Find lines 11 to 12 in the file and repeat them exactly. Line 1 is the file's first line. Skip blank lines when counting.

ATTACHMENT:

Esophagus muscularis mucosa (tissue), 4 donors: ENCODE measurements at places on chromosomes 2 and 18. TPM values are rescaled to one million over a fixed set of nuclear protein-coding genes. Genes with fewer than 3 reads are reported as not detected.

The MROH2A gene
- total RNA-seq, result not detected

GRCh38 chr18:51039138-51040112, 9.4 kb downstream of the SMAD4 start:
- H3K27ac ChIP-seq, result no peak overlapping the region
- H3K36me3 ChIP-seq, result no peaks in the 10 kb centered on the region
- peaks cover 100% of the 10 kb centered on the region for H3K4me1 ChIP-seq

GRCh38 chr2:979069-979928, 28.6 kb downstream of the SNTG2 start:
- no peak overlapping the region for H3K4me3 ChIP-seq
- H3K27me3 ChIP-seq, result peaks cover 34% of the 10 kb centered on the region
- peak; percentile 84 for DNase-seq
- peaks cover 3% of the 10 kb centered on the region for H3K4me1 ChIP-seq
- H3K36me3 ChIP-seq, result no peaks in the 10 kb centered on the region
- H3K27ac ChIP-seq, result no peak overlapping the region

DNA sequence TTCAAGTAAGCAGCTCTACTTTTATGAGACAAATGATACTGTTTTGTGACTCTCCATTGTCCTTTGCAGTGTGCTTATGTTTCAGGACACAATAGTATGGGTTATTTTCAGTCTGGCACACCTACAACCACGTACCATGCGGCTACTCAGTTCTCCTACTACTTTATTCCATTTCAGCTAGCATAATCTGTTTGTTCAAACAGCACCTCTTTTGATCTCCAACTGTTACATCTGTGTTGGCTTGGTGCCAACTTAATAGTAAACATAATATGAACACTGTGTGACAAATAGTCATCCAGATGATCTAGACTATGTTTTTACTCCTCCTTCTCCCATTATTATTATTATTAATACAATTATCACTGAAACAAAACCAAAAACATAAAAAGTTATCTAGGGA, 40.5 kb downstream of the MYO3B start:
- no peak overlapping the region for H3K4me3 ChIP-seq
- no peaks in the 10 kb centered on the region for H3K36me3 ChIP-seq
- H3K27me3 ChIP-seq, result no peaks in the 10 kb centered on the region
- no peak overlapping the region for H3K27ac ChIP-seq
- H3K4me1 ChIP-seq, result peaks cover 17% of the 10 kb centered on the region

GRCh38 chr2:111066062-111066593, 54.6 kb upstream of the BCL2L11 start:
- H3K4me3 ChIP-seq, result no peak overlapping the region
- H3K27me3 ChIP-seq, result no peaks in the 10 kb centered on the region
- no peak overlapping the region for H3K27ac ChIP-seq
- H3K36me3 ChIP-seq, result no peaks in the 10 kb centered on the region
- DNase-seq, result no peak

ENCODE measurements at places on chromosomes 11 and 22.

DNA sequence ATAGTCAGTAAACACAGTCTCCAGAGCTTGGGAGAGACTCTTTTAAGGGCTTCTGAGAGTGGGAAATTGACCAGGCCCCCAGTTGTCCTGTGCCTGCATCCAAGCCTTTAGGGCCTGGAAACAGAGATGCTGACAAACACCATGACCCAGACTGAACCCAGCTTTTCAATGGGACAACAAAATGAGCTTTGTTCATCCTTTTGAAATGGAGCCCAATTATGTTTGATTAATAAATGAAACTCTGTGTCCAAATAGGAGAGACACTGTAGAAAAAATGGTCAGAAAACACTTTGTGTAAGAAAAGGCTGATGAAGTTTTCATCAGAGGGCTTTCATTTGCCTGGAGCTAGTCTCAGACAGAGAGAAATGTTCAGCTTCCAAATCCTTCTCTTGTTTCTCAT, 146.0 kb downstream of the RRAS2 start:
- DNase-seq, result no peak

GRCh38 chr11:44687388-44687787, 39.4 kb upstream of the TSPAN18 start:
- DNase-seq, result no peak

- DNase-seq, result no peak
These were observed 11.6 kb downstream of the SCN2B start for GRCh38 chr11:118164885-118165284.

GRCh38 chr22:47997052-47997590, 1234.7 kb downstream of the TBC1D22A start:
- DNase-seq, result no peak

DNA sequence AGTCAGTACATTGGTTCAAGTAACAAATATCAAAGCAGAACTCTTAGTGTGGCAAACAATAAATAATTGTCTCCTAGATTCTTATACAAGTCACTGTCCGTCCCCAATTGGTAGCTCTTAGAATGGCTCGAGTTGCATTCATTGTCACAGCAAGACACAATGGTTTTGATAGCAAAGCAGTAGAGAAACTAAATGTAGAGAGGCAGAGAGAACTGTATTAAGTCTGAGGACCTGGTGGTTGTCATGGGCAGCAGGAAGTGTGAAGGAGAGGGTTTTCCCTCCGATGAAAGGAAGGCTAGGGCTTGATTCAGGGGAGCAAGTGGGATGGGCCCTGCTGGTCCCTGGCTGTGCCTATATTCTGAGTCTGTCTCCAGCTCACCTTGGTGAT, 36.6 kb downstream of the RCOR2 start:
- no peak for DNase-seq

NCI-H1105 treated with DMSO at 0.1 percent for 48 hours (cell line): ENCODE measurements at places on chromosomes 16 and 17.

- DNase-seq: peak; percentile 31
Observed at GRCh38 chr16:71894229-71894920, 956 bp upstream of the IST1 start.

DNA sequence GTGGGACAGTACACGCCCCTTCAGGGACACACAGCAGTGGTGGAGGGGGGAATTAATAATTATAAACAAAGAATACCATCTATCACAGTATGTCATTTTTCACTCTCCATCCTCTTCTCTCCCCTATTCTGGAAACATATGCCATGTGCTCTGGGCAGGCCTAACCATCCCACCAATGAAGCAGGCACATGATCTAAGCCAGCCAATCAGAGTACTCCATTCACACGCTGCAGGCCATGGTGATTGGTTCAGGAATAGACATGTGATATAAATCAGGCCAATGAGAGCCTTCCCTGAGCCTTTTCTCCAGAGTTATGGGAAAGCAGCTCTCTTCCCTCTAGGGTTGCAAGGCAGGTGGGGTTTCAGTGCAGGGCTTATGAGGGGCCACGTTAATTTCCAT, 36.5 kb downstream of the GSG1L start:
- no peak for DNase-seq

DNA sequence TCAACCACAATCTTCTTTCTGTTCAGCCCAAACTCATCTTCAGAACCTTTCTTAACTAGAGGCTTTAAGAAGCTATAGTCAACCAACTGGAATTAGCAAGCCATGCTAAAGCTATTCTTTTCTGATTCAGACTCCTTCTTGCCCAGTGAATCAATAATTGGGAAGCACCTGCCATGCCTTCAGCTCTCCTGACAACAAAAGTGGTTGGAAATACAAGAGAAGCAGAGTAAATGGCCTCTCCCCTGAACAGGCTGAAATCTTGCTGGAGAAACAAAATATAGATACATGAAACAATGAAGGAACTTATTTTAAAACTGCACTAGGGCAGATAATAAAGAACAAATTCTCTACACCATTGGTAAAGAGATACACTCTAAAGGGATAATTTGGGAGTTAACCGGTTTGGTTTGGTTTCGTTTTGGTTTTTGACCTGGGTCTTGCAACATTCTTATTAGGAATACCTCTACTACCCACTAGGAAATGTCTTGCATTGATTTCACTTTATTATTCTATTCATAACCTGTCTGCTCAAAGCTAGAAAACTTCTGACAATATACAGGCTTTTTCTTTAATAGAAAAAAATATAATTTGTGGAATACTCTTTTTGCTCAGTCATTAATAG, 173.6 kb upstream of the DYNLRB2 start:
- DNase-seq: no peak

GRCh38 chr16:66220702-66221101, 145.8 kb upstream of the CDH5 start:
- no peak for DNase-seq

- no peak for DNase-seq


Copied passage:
- peak; percentile 84 for DNase-seq
- peaks cover 3% of the 10 kb centered on the region for H3K4me1 ChIP-seq